Tuesday, April 22, 2014

Sweet Jack

According to myth, a pregnant woman smells like a jackfruit to an aswang. Such is her fragrance that an aswang need only follow that scent to find his prey. It is no wonder, as the scent of jackfruit is sweet to many and conjures up happy summer memories.

Often used as a topping for the star cooler -- halo-halo-- or as a kicking sweetener in turon, jackfruit, or the langka is often recognized for its supporting role in dessert favorites. But its versatility is famous since it effortlessly transitions from vegetable to dessert, depending on the state of ripeness.

Enjoyed all throughout Asia and Southeast Asia where it is endemic, the langka is also served as a snack fresh or dried.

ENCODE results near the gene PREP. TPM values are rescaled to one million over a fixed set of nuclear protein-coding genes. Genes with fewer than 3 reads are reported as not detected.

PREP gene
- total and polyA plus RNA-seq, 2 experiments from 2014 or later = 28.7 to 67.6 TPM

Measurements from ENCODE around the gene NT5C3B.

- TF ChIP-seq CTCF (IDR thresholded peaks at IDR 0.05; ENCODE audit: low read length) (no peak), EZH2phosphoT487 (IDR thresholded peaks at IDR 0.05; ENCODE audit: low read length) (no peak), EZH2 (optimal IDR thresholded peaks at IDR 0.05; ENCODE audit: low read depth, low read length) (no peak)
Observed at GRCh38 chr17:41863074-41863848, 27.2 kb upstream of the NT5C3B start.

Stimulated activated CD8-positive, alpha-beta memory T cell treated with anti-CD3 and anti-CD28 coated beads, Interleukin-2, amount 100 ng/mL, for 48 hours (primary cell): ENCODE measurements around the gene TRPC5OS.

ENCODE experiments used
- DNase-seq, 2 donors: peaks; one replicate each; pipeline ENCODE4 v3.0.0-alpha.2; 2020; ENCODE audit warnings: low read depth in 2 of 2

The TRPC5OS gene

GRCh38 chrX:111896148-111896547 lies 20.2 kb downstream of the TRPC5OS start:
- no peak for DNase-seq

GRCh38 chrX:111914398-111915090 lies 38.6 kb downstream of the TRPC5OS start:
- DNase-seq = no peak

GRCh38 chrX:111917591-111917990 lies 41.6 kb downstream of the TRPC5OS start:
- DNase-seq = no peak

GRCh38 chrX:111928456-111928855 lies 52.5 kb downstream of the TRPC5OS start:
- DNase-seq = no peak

Langka trees are usually prolific. Farmers are advised to cull some of the fruit that a tree produces in order to favor the biggest one, and for it to develop into sweeter fruit. The culled fruit can be turned into a vegetable dish, cooked with gata.

But because a single fruit can produce so much edible flesh, it is often preserved in syrup. What follows is a lighter recipe for preserves than what are produced commercially.


6 cups jackfruit flesh, seeds removed, flesh cleaned and drained
3 1/2 c water
1 1/2 c sugar

Boil 2 cups water.
Blanch the jackfruit by immersing it in the boiling water for two minutes, then remove with a slotted spoon and put into a bowl.
Add remaining one cup water, bring to a boil.
Add sugar. Do not stir.

When sugar has been completely dissolved test done-ness by dipping in a metal spoon. If the liquid that drips from the spoon is slightly sticky, it is done.
Pour syrup over the jackfruit and cool.
When at room temperature place into sterilized jars and refrigerate.